Archive: December 2006

Thoughts vs. behaviors 12/30/06

To follow up on my last post, people sometimes ask me whether they should feel sorry for mentally-ill people who commit crimes, such as pedophiles.  My answer requires a distinction between thoughts and behaviors.  Clearly, if an adult wants to have sex with a little kid, that thought indicates a sick mind, and we can all feel sorry about that.  If, however, the individual then acts on the sick thought, that action requires conscious choice in virtually all if not all cases.  The thought may be sick, but the behavior is evil (see previous post).  Think of the cases you hear about in the media — you almost never hear about a child molester walking in the front door of an elementary school and trying to grab kids.  They almost always try to lure kids to places where they can molest them without being caught.  This shows that their minds are working well enough to plan (which means they could also distinguish right from wrong if they wanted to) and that they are able to resist their desires to molest (which means they could continue resisting indefinitely if they wanted to).  They may not always be able to control their thoughts, but they can control their behaviors.  So, they can be pitied for having pedophilia, but they deserve punishment if they act on it.  Think of it this way:  Assuming you’re a normal adult, and you’re sexually attracted to other adults, that attraction doesn’t force you to go out and rape an adult, and if you did that, you’d be guilty of harming that adult voluntarily, right?  Well, that same kind of attraction that you feel for other adults is the kind of attraction that a pedophile feels for little kids, and yes, that’s sick, but the pedophile’s attraction to children does not force him to go out and rape a child any more than your attraction to adults forces you to rape an adult, so if he does that (and any sex with a child is rape because a child isn’t competent to consent to it under the law), he’s guilty of harming that child voluntarily, see?  By the way, in my opinion, pedophilia cannot be “cured,” nor can psychology/psychiatry do much to “rehabilitate” child molesters (i.e. teach them to inhibit their urges and enable them to “reintegrate” safely into society).  These people just need to be kept out of society permanently because the ongoing risk that they pose to children, as I see it, is simply too high to allow them another opportunity.  I’ll be the first to admit that the mental health professions have failed in this area, and I’ll give you a funny, but serious, example from my own work:  A judge once asked me to evaluate a parolee and determine whether he could benefit from a third “treatment” program for sexual abusers of children.  The parolee — I kid you not — showed up for his evaluation driving an ice cream truck (you know, the kind with the bell on top that goes up and down residential streets so kids can run out and buy popsicles).  On the issue of whether treatment works for these people, that says it all.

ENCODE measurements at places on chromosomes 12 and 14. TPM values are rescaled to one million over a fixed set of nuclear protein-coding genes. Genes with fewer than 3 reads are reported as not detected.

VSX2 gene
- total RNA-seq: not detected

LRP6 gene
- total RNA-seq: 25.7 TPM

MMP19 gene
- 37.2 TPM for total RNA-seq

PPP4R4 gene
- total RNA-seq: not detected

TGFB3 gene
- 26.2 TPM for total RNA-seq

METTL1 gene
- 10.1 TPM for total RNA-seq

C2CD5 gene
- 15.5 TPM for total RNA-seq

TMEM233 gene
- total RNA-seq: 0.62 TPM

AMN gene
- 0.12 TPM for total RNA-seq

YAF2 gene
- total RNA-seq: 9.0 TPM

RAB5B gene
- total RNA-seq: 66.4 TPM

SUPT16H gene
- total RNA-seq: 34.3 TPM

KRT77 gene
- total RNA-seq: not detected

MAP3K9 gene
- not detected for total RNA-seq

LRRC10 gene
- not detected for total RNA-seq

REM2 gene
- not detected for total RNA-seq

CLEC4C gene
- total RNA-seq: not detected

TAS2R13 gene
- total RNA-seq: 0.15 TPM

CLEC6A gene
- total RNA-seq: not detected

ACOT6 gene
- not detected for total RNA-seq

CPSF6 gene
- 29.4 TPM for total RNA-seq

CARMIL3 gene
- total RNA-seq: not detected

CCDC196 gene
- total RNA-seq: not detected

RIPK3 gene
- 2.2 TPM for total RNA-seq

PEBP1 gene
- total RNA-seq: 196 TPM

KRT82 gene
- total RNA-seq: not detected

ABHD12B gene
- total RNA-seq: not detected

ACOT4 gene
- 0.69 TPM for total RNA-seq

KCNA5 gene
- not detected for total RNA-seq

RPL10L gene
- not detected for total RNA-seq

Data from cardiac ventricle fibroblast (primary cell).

Sick vs. “evil” 12/28/06